The Second in a series of Blogs about the 31 Medical Air Evacuation
Transport Squadrons activated during WW2
to provide inflight nursing care to sick and wounded soldiers,
tended by Army flight nurses and enlisted technicians.
The focus is on the flight nurses.


The Army Air Forces Flight Nurse Program


When pilot Lauretta Schimmoler founded the Aerial Nurse Corps of America in the 1930s, she intended that her organization would become the air unit of the American Red Cross (ARC), which provided a reserve pool of applicants from which the military drew its nurses. When both the ARC and the American Nurses Association dismissed her plan, in large part because she was a pilot, not a nurse, and nursing leaders wanted to maintain control of their profession, Schimmoler pitched her plan to military leaders, starting at the top. That her letter to General Henry H. (Hap) Arnold, Acting Chief of the Air Corps, had caught his attention is evident in his October 1937 correspondence to Schimmoler:

Just a note to express my regret that I didn’t get a chance to see you while out on the Coast and talk over the program of the Aerial Nurse Corps of America. I hope, however, to discuss the subject with you in detail. I believe there is a place in the scheme of things for such an organization, but just what that place is I will be unable to definitely decide until I know more of the details. 1

General Henry H. Arnold (USAF Photo)

Once he had learned more details, however, Arnold’s reply, drafted by Colonel Malcolm C. Grow, Chief of the Medical Section, with input from Major Julia O. Flikke, Army Nurse Corps Superintendent, was not encouraging:

I do believe, however, that inasmuch as the American Red Cross has been designated by law (Army Regulation 850–75) that this organization is in effect in time of emergency an auxiliary aid to the Medical Department of the Army, it would be advisable that you should work in conjunction with that organization. 2

Arnold enclosed a copy of Army Regulation 850–75 “Employment of American National Red Cross” to acquaint Schimmoler with the provisions of this regulation. Not appearing in Arnold’s letter was Flikke’s belief that “Miss Schimmoler’s plan is very complete and would be of great value if it could be used but it would conflict with the present set up if carried on independently.” 3

Lauretta M. Schimmoler, Commander,
Aerial Nurse Corps of America (AMEDD)

Schimmoler next appealed in April 1938 to Major Flikke to give the patriotic young ANCOA nurses a definite place ‘in the scheme of national defense in the event of a major national emergency’; Flicke’s reply reinforced General Arnold’s stance:

As you know, the reserve nurses for the Federal services have always been supplied by the American Red Cross – a practice which we hope will always obtain. Perfect harmony and co-operation exist between the Army, Navy and Red Cross, and efficient service has always been rendered. 4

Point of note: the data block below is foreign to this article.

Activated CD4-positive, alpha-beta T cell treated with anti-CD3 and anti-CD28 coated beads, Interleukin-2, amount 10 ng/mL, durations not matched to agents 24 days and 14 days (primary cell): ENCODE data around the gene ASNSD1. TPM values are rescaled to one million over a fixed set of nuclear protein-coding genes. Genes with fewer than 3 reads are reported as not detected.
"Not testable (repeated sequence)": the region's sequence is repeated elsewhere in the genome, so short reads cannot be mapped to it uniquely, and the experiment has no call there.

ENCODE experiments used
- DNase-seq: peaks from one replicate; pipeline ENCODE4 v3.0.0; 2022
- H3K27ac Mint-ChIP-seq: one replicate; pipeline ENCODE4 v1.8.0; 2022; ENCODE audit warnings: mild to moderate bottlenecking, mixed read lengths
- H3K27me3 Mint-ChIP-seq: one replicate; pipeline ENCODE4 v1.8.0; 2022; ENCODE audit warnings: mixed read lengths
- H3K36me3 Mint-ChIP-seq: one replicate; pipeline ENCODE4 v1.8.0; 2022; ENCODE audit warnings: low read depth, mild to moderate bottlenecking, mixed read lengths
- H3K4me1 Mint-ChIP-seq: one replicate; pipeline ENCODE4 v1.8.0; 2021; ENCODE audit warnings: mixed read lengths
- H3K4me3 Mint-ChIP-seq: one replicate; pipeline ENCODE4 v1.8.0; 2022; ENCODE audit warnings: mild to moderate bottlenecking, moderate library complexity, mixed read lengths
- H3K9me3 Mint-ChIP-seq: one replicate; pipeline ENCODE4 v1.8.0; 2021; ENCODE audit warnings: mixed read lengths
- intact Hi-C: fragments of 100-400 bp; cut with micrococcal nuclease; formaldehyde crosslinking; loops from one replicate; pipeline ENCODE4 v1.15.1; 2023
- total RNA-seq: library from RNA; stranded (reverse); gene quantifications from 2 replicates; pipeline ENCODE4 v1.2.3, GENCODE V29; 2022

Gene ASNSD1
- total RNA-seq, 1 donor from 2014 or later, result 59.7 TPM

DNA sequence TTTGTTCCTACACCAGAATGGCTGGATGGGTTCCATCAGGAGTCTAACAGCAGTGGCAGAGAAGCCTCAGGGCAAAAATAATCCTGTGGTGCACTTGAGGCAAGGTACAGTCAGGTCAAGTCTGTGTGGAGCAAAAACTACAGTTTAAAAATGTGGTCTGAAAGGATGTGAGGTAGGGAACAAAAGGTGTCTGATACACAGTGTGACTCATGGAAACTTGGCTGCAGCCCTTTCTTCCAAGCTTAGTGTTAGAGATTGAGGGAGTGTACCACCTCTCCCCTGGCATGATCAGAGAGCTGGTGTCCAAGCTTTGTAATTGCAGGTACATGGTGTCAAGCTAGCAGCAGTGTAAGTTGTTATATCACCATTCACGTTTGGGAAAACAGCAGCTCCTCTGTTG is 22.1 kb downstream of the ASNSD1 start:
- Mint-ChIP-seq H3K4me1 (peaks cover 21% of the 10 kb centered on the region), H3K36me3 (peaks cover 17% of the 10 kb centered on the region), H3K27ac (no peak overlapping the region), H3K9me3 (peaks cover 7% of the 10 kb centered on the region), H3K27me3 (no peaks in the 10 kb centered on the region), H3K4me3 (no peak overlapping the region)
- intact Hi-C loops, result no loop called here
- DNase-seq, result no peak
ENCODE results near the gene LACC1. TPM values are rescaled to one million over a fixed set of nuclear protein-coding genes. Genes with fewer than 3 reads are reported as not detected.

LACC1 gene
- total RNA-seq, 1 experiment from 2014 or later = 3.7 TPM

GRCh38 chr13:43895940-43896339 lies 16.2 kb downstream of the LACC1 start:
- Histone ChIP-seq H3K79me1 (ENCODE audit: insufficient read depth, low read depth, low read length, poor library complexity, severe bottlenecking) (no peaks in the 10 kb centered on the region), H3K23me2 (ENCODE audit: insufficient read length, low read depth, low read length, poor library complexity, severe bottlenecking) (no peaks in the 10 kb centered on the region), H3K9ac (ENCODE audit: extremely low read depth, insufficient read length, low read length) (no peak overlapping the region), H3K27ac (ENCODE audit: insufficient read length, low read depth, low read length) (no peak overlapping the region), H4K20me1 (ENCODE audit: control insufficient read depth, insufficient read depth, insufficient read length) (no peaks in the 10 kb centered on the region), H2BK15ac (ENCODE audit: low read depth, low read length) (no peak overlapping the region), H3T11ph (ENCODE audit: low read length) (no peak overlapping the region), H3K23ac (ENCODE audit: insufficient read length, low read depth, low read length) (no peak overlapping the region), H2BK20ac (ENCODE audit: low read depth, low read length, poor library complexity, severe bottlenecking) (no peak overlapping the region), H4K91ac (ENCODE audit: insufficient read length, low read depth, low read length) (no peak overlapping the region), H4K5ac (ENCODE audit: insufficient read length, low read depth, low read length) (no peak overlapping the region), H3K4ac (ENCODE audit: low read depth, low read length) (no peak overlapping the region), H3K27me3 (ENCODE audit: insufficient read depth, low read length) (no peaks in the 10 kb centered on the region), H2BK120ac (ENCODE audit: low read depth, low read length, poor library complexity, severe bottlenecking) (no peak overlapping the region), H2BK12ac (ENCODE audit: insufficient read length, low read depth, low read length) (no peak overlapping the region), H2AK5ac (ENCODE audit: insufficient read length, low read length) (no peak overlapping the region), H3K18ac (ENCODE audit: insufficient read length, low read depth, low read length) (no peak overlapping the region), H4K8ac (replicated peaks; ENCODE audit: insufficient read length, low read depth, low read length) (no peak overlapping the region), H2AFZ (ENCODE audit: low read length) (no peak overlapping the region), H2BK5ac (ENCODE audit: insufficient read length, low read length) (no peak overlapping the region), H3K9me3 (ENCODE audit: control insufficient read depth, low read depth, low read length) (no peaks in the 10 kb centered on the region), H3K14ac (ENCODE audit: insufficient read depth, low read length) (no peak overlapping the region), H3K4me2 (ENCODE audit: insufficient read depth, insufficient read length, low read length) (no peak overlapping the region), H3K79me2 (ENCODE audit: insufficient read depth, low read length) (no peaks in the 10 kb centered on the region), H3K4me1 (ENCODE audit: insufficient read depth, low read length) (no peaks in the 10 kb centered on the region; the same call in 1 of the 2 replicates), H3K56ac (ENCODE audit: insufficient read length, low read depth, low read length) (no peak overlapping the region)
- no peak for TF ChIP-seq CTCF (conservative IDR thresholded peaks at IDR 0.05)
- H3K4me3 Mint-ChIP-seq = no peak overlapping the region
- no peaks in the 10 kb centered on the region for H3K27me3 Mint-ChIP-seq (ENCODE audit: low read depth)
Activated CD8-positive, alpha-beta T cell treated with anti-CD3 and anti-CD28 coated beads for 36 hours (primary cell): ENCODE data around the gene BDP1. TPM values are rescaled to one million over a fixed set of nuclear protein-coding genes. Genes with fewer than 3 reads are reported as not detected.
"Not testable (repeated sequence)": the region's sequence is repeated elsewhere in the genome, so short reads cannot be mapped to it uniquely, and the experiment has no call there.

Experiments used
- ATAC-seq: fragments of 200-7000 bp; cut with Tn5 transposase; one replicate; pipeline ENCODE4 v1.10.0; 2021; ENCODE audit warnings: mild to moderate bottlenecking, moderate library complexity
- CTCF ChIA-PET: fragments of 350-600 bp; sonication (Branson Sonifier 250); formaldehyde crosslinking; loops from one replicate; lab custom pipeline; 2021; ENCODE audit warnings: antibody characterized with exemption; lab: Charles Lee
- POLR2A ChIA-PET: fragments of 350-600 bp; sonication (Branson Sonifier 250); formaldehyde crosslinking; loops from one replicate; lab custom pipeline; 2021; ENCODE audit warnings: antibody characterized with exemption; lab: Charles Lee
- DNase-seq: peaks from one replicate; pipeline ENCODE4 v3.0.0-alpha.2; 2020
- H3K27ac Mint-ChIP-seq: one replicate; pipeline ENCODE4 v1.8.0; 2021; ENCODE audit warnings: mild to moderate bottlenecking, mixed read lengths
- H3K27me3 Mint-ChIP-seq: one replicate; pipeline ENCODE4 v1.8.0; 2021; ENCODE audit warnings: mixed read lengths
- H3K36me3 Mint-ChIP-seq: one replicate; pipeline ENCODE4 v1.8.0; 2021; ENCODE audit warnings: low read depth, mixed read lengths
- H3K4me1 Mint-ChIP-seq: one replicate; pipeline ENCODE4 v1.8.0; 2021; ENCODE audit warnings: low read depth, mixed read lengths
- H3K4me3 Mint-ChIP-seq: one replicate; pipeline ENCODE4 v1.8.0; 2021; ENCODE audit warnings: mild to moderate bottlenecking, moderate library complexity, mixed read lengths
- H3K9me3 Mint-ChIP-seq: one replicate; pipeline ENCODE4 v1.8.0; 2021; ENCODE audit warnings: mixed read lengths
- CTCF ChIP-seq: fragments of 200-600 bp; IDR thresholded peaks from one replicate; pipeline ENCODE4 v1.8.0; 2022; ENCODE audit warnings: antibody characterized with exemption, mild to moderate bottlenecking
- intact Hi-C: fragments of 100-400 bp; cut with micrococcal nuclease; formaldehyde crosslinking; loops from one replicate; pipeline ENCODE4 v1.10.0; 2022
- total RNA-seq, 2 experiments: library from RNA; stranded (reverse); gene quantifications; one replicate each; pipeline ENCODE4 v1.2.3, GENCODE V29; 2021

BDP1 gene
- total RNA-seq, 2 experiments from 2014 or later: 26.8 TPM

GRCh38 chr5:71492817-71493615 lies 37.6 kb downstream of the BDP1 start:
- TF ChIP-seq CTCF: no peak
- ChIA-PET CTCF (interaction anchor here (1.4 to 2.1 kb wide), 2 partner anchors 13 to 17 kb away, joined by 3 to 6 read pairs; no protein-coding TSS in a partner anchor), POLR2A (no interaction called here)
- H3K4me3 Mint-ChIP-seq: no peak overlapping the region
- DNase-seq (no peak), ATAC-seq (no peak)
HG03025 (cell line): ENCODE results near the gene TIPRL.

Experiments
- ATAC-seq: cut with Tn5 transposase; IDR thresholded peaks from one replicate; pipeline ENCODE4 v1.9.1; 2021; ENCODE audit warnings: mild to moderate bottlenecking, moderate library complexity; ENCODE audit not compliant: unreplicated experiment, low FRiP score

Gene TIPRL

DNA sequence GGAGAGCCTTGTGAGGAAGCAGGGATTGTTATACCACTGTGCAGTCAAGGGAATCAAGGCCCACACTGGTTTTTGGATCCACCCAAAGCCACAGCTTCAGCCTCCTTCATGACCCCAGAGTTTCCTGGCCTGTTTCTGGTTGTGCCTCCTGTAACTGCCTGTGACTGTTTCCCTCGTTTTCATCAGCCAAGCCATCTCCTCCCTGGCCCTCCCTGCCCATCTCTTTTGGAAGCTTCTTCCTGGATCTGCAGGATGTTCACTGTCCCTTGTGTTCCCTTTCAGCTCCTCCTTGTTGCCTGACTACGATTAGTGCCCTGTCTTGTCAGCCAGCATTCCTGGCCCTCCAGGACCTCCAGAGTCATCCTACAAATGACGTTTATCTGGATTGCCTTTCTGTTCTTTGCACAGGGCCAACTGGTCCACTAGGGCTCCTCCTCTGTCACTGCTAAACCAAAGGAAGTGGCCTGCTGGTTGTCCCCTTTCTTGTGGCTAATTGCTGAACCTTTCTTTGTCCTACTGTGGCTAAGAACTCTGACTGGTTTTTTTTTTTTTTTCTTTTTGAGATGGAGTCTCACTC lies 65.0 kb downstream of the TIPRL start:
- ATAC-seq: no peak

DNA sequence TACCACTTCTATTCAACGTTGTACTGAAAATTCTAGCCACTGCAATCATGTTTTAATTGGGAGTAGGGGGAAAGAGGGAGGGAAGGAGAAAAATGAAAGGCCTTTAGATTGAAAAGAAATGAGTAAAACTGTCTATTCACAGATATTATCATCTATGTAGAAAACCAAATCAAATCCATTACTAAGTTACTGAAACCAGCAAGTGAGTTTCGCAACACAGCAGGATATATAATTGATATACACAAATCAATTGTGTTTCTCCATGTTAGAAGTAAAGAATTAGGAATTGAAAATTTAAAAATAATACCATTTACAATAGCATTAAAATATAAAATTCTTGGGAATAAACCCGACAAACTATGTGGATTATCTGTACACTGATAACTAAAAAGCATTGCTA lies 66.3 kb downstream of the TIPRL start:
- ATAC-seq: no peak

In August 1942, with approximately 400 ANCOA nurses on hospital duty with the armed forces, a clearly frustrated Schimmoler tried once more to elicit military support for assigning them flight nurse duties. She turned to Brigadier General David N.W. Grant, Air Surgeon for the Army Air Forces (AAF), with her plea:

Frankly, General, I have almost begun to think that I am another Billy Mitchell. I have not, however, given up hope that some how some way that your department will embark upon the creation of a school for nurses for air ambulance duty and that we [ANCOA] might be accorded the consideration of doing our part in the operations of this school. I feel this department should be separate apart from the regular Army Nurse Corps and be attached as a special unit of the Air Forces. …

There isn’t a question in my mind, with the interest there exists in this field, that if we had the support and authority needed, that we could create an Air ambulance unit that you could well be proud of. 5

“The question of aerial evacuation with the armed forces is now in the formative stage,” Grant replied.

Nurses will be assigned from the Army Nurse Corps for this work. Many nurses who have had prior experience with the airlines are available for this purpose. Evacuation, as contemplated, is of the mass type during actual combat.

There are many vacancies in the Army Nurse Corps, which members of your association can join. Nurses are not being recruited specifically for aerial duty, but are being earmarked for this duty when the need arises. …

I hope this answers your question. 6

It did, but for Schimmoler, it was the wrong answer.

David N.W. Grant, Air Surgeon,
Army Air Forces (USAF Photo)

The novel plan for an air evacuation system incorporated the evacuation of casualties into the duties of the Troop Carrier Command whose tactical mission was to fly men and equipment into combat areas and of the Air Transport Command (ATC) responsible for strategic flights between overseas locations and the US. These transport planes, when outfitted with litter installations, could be converted into air ambulances for the return trip once troops and cargo were offloaded, putting to humanitarian use planes that would have returned to their bases empty. Colonel Wood S. Woolford, the first ATC Surgeon, is credited with the idea of employing women in the Army Nurse Corps as flight nurses on air evacuation missions. 7 At the time, only women served as Army nurses. Although the Army had male nurses, they were assigned duty as enlisted medical technicians. 8